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Refugees Magazine Issue 108 (Afghanistan : the unending crisis) - Afghan Soap

Refugees Magazine, 1 June 1997

The resurgence of economic activity will be the key to the future stability of Afghanistan. In one village, women have been trained in an unlikely skill.

By Rupert Colville

There is a new touch of hope and prosperity in the air in the tiny Afghan village of Haidry Qala. Wheat fields are blossoming again. Houses, and the magnificent traditional four-metre high mud walls which surround each family compound, are being rebuilt. And the village women have an unusual skill the ability to make soap.

Haidry Qala is the history of modern Afghanistan in microcosm. When the Soviet army invaded in 1979, civilians fled as their homes were destroyed under a barrage of tank and aerial bombardment. The village was virtually abandoned for years. Political and military fortunes fluctuated and the villagers debated endlessly about whether to leave their refugee camp in Pakistan and go home. "I came back here several times to see what was going on," recalls one elder, Hajji Baqi. "When the Taliban arrived two years ago it became peaceful and I decided to come back." He finally did so in May, along with most of the other villagers.

A key to a sustained and successful repatriation programme in Haidry Qala and across Afghanistan will be the revival of economic activity. While recognizing that could take years on a national scale, UNHCR and other humanitarian agencies have, in the interim, launched a series of initiatives at family and community level to both train refugees in various skills and to help them return home in escorted convoys as part of group repatriation schemes.

Earlier this year, the International Rescue Committee (IRC) began one UNHCR-financed project to train more than 100 villagers in a variety of skills. The 67 women in the programme underwent a four-month course in embroidery, tailoring or soap-making, which included two weeks basic business training, in one of six centres in Pakistan's North West Frontier Province. When they returned home, UNHCR and IRC supplemented their standard repatriation package of 5,000 rupees ($125) and 300 kgs of wheat flour with an extra 1,300 rupees ($32) transport allowance and a heavily subsidized tool kit and materials for their new jobs. Male apprentices received 500 rupees ($12.5) a month to undergo a nine-month course in such trades as carpentry and tractor repair in their home areas.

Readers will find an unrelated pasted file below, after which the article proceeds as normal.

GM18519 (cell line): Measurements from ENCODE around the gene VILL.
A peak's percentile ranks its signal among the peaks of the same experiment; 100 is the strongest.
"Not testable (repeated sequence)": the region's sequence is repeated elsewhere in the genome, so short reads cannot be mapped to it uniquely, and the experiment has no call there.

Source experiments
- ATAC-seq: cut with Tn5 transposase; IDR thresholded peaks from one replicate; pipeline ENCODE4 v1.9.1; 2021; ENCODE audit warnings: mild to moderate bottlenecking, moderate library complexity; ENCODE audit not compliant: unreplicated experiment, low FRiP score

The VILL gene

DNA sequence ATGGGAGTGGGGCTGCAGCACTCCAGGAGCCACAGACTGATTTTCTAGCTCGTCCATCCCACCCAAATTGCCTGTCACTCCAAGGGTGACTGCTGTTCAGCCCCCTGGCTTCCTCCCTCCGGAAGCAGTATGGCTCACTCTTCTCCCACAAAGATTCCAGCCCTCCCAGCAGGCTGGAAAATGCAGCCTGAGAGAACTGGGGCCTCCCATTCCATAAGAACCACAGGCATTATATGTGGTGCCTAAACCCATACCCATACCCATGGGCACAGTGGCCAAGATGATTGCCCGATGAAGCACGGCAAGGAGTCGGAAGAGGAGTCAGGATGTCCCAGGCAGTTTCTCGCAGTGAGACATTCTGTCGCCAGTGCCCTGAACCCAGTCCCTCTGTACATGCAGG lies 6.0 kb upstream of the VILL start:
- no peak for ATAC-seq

Ten female trainees and their families later returned to Haidry Qala where they are currently setting up their new enterprises. "If raw materials are available in large quantities, we'll produce on a large scale and sell collectively" outside the village, says Mohammed Ayub, an experienced village businessman and member of the Taliban. "If we only get small amounts of material, we'll sell individually." Whatever, he is confident the village will make a profit with a bar of soap selling at between 7-8 rupees in nearby towns.

Ruzi Khan, IRC's business management supervisor, says many Afghans already have traditional artisan skills in addition to their newly acquired expertise; they simply don't know how to market themselves properly. In follow-up training, he said, the women will be taught "how to sell, how to reduce costs ... how to price the product and how to maximize their profits. The men can go and talk about the village products in the mosque and in the graveyard" in the absence of television and radio advertizing. "There is a market," he insisted. "It is just a question of finding it."

In Haidry Qala, the villagers continue to quietly stitch their lives together again. There is still no school or clinic. Irrigation ditches must be cleaned out and the wheat harvested. There is not enough roofing material to go around and Hajji Baqi is lodging with a cousin until his own home can be repaired. "I have one brother who is still in Pakistan," he says, "but he can't come back because of the lack of shelter. When I've rebuilt my house he can come and stay with me." Operation Soap could help ensure the rebirth of Haidry Qala and Hajji Baqi's feeling that "I'm happy we have returned here."